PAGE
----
Advances in reproductive technologies have not made a dent in pregnancy success rates for women over 42 years old. The 9% success rate is indicative that the whole reproductive tract has aged.
The growing popularity of assisted reproductive technologies (ART) has given women the impression that female fertility may be manipulated at any stage in life, notes Patrizio, who says the problem is exacerbated due to images of celebrities who seem to effortlessly give birth at advanced ages.
According to the Society for Assisted Reproductive Technologies, the number of in-vitro fertilization (IVF) cycles performed for women under age 35 increased by about 9% between 2003 and 2009. During this same time period, the number of IVF cycles performed for women aged 41 and older increased by 41%. But this procedure doesn't always result in success.
"Even though the number of women turning to ART has increased, the number of IVF cycles resulting in pregnancy in women above age 42 mostly remained static at 9% in 2009," said Patrizio. "If pregnancy is achieved at an older age, women then face higher risk of pregnancy loss, birth defects, and other complications."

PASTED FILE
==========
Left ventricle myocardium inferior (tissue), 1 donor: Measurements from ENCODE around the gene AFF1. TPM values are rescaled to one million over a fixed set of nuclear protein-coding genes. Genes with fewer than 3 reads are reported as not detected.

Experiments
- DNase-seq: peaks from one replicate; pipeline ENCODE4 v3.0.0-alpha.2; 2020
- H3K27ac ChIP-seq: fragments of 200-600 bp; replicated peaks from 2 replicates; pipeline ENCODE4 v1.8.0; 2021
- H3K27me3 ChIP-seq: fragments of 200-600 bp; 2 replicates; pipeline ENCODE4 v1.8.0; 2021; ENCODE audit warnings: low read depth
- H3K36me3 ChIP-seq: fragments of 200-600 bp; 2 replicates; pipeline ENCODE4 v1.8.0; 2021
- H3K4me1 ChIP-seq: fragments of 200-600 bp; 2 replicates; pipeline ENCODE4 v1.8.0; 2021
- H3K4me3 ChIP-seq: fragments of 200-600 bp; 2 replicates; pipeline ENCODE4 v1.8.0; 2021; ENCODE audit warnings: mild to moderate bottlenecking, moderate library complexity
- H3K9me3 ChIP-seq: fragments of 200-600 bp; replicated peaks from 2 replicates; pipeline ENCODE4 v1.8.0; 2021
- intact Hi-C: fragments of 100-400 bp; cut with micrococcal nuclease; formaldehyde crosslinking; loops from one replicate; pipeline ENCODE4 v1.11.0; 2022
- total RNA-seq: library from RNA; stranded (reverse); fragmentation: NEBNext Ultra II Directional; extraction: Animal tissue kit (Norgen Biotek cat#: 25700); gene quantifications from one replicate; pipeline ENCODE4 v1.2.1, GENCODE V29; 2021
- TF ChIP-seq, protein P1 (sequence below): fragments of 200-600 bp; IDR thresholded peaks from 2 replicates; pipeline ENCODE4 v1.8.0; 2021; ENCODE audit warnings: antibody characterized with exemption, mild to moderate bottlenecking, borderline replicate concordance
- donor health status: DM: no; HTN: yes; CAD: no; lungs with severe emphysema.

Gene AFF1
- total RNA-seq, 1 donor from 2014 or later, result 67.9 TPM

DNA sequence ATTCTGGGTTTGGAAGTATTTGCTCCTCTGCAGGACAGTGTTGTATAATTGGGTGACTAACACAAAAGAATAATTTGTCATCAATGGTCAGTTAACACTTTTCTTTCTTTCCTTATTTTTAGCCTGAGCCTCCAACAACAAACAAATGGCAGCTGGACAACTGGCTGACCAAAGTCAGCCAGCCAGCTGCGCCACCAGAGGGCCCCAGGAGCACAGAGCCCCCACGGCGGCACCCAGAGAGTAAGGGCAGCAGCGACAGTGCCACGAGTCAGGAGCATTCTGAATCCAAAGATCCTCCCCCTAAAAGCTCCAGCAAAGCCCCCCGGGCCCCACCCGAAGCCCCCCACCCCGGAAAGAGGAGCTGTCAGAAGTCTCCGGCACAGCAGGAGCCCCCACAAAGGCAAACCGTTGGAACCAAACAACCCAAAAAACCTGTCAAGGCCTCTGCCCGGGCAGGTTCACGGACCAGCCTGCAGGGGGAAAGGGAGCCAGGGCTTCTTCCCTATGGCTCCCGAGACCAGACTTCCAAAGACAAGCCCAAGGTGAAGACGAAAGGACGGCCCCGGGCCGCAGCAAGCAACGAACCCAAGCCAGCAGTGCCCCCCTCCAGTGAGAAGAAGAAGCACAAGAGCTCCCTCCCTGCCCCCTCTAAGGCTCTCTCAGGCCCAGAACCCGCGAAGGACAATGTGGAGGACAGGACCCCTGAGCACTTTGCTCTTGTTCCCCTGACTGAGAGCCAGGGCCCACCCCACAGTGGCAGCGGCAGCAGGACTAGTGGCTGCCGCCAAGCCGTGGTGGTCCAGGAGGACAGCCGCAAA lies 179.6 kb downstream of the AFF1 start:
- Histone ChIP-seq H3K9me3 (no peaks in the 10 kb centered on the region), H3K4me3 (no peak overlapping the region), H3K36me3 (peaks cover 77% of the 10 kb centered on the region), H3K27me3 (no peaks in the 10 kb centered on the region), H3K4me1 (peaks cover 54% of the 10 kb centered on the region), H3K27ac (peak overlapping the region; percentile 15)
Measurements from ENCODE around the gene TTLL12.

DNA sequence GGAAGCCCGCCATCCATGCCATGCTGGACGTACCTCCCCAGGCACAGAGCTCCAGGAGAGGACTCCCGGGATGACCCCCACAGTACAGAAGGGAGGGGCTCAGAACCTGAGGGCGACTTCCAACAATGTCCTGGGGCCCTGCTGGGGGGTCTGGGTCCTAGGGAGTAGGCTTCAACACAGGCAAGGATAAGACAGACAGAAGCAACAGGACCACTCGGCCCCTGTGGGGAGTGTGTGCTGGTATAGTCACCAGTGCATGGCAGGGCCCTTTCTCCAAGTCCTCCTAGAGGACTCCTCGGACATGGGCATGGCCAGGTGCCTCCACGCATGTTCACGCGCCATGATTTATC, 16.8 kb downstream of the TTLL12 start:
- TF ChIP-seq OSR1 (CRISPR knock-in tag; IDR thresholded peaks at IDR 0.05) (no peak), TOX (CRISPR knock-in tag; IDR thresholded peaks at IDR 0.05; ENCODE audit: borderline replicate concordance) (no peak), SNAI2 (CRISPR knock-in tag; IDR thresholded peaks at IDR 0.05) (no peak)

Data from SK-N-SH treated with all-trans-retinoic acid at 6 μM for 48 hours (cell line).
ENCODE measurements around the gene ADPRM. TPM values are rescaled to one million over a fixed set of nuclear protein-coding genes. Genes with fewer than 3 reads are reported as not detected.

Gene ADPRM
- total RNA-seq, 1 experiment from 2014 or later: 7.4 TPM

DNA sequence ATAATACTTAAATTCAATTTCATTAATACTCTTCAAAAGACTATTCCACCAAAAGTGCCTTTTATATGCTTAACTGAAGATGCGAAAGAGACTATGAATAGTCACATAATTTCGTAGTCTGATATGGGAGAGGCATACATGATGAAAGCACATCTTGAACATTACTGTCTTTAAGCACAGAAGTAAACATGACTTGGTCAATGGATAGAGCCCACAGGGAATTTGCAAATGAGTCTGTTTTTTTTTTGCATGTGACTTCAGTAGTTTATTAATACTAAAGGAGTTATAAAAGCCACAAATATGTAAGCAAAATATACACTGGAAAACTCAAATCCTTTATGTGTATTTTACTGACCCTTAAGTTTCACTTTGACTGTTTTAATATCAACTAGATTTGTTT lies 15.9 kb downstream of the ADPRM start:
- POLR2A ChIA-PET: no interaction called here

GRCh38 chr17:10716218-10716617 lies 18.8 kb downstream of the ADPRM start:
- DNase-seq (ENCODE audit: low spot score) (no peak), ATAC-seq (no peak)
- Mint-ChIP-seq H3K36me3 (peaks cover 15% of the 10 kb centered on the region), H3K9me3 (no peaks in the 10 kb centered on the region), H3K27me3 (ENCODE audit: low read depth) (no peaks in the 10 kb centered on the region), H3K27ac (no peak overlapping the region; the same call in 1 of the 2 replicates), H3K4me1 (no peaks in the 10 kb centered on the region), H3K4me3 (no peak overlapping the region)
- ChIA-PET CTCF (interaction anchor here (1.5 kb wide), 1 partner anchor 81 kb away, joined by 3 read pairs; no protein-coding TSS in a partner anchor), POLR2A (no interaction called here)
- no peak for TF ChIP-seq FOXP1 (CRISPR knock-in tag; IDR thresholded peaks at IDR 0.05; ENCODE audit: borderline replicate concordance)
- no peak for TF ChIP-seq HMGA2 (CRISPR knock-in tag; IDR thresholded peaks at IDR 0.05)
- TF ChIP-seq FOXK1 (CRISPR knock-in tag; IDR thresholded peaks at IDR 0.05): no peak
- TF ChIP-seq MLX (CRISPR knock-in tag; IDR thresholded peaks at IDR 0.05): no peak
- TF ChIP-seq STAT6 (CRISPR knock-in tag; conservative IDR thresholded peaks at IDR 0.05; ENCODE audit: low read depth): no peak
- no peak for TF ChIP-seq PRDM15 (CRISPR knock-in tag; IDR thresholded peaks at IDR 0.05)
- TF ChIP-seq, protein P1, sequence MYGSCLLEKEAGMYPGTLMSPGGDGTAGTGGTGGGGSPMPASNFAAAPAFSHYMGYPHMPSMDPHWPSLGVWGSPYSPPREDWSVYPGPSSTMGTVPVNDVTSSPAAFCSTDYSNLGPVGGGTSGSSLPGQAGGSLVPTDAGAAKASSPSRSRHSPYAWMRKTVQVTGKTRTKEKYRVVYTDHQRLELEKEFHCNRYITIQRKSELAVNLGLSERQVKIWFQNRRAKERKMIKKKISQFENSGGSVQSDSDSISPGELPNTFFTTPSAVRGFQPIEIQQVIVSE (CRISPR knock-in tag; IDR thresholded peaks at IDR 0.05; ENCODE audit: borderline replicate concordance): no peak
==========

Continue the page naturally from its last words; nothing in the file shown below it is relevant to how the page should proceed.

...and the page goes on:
The problem is more than old eggs in ovaries. To substantially raise the pregnancy success rate for women in their 40s is going to require at least a partial rejuvenation of female reproductive organs. For example: Selectively kill of senescent cells that are impairing function of the uterus and other reproductive organs. Add in youthful stem cells that can replace lost cells in reproductive organs. The whole body might need rejuvenation in order to reduce the load of chemicals in the blood stream that suppress stem cell growth. Increased fertility for aging women looks like a really hard problem.